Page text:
Sakajewha, Leader of Men, 1976, Acrylic, ink and saponified wax on canvas.

I can’t decide if I should leap for joy or feel cheated by the art world when I discover yet another marvelous woman artist who has not received appropriate mainstream recognition. Here’s Kay WalkingStick, now in her eighties and thriving in her studio practice, who has had a vibrant career with early New York accolades. She deployed innovations in paint processes that made for arresting paintings by the 1980’s when she grew into her most contemporary style. She brilliantly weds contemporary ideas in her paintings, prints and drawings with her conscious act of incorporating Native American philosophy and visual identifiers.

The exhibition comes to the Dayton Art Institute, its third stop, after opening at the Smithsonian’s American Indian Museum in Washington, DC to September 2016, then at the Heard Museum in Phoenix, Arizona. The traveling retrospective exhibition is co-curated by NMAI curator Kathleen Ash-Milby (Navajo) and associate director David W. Penney, in close collaboration with the artist. Their substantial catalogue, the first of its kind, also features writings by legendary critic Lucy Lippard. There are three more museum stops after Dayton.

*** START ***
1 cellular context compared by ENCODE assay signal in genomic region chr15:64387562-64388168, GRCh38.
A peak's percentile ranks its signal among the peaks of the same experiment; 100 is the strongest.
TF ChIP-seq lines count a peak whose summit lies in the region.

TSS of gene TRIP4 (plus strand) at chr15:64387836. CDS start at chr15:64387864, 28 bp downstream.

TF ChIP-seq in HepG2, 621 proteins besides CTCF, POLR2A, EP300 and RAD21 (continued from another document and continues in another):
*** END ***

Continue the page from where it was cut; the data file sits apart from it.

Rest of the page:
WalkingStick exhibition.

There are a number of contemporary Native American male artists who achieved fame and/or whose paintings, sculptures and prints became highly collected in the mid-20th century. Fritz Scholder is one of the most famous, followed by R. C. Gorman. They were folded into the mainstream while maintaining their native heritage identity. While they didn’t enjoy the vaulted fame of Robert Rauchenberg, Jasper Johns, Richard Diebenkorn, and a raft of other white male painters, nonetheless they did get press, fame and sales. They may have been pegged as contemporary Native American artists, just as David Parks was pegged as a Bay Area artist, but they had recognition. No wonder the Guerrilla Girls were created! Other than Maria of the Pueblos, a brilliant 20th century potter, who else among native women artists can we easily name? Jaune Quick-To-See miraculously made it into the mainstream, but her name doesn’t pop into our art heads readily and I feel her powerful fine art prints had a real political punch which helped her achieve more fame than WalkingStick has achieved, given that they are close in age.